While medicinal marijuana use has been permitted in Colorado since 2000, this right did not extend to those on parole or probation. Now, that’s all going to change.
Last month, Colorado Governor John Hickenlooper approved legislation that would allow people on probation or parole to use medical marijuana in Colorado. In essence, this new bill will allow those with proper medical prescriptions to use marijuana without being charged with violating their probation.
However, while the legislation does make it so prescription-holders may use marijuana for approved medical purposes in Colorado while on probation, recreational use is still typically prohibited for indviduals with this status.
Additional Probationary Restrictions
In addition to being prohibited from recreational marijuana use, persons on probation are typically subject to a variety of harsh restrictions and strict rules. Although these rules and restrictions may vary from case to case, common examples of probationary restrictions and requirements include:
Strict law abidance. The vast majority of probation terms demand that you agree to not break the law while on probation—this includes relatively minor laws, such as traffic violations and jaywalking.
Probation officer meetings. Most probation sentences require you to meet with a probation officer at a regularly scheduled time and date. If you miss multiple meetings, you may be charged with a probation violation.
Restitution payment. Depending on the circumstances of the crime that resulted in in your probation sentence, you may be required to pay restitution to individuals or entities that were harmed as a result of your actions.
Employment requirement. The terms of your probation may require you to find lawful employment. Failure to find an appropriate job within the allocated amount of time could result in a probation violation charge.
Controlled substance prohibition. In addition to recreational marijuana, you are not allowed to use controlled substances such as heroin, cocaine, and meth. If you are found in possession, distributing, or manufacturing such substances, you could be charged with a probation violation.
Weapon prohibition. Typically, you are prohibited from buying or carrying any kind of dangerous weapon while on probation, including handguns and hunting rifles. While on probation, you may be prohibited from obtaining a concealed firearm permit, and may have to forfeit any existing weapons under your ownership.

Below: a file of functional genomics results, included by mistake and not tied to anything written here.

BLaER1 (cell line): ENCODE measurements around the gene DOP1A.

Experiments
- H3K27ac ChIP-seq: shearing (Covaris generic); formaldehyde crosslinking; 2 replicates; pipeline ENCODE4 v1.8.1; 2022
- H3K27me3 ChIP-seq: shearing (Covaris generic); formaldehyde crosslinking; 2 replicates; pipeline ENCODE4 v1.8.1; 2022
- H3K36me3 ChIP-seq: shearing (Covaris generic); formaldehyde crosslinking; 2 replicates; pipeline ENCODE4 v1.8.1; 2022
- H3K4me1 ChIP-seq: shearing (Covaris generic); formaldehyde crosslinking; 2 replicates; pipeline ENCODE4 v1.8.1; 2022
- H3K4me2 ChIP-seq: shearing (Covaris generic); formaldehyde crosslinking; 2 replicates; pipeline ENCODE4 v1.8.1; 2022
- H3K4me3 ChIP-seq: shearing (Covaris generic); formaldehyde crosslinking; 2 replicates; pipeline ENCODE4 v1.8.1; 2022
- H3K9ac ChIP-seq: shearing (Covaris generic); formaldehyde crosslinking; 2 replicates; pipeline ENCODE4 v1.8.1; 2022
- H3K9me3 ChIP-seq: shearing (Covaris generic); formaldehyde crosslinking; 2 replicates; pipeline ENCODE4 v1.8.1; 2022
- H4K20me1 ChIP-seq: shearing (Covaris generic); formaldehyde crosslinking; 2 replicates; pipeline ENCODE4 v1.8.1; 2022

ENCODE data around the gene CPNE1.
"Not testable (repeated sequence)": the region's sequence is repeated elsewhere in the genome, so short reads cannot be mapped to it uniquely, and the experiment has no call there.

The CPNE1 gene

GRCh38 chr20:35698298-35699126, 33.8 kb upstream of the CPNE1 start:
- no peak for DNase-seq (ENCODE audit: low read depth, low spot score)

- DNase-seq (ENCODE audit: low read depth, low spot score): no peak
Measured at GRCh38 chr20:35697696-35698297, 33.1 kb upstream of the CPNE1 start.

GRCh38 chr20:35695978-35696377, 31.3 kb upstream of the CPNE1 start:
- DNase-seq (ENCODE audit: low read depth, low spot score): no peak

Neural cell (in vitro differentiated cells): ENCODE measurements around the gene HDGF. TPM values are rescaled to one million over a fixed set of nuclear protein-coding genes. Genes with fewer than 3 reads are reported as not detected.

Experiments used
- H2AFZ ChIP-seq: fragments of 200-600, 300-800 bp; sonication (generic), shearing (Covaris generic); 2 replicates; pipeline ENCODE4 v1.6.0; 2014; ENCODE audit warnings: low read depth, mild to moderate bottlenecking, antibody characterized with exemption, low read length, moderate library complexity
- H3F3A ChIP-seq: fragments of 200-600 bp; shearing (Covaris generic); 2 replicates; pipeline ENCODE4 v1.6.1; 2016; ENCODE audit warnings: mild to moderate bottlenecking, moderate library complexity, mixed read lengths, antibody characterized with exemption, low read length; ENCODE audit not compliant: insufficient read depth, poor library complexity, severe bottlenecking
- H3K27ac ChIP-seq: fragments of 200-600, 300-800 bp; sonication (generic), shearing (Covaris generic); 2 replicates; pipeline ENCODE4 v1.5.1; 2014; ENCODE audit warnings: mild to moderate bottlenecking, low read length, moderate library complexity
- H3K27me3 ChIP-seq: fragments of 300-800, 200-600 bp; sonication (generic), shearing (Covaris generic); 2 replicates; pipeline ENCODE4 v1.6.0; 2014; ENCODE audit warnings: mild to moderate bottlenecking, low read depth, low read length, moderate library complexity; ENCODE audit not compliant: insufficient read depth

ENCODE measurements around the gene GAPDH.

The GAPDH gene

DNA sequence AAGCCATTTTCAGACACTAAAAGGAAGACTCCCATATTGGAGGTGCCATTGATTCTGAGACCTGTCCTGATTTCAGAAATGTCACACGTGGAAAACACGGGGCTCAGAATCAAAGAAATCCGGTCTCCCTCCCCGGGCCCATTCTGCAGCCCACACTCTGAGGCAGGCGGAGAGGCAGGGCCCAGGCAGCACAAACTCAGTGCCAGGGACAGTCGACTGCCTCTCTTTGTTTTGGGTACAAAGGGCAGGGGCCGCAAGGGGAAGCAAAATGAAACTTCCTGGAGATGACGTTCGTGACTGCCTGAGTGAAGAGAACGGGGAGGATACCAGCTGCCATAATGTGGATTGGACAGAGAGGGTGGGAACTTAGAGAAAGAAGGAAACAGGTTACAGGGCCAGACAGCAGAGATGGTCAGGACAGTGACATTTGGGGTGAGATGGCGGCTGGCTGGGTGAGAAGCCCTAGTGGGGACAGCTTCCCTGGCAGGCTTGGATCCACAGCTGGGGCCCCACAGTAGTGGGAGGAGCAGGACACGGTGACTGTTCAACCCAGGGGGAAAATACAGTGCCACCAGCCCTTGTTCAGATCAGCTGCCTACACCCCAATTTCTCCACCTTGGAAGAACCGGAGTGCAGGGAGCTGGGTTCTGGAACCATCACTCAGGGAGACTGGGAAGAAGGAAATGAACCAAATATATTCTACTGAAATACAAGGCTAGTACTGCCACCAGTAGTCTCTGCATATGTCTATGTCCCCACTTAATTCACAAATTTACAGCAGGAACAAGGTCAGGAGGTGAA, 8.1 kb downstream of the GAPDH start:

Rehabilitation enrollment. Depending on the circumstances of your crime, you may be required to enroll and complete a rehabilitation program for alcohol or drug addiction.
Travel restrictions. While under probation, you may be barred from traveling out of state or country without special permission.
Contact ban. In some cases, your probation order may include a protection order that forbids you from contacting, harassing, or threatening certain victims or witnesses.
Special conditions. Depending on the nature of the crime you were convicted of, the court may require you to adhere to special conditions such as abiding by a curfew, attending Alcoholics Anonymous or Narcotics Anonymous meetings, and completing a GED program.
As tough as your probationary terms might seem, the consequences for violating these terms may be even tougher. If you are charged with violating the terms of your probation, you may receive additional time added to your original probation sentence, jail time, and heavy fines.
If you have been accused of marijuana use or any other type of violation while on probation, consult with a Colorado probation violation defense lawyer immediately. If you act quickly, your attorney may be able to negotiate with your probation office in order to persuade him or her against filing a complaint. But if it does become necessary to take your case to court, your attorney can defend your rights with aggression and skill, working to have your probation violation charges reduced or dropped.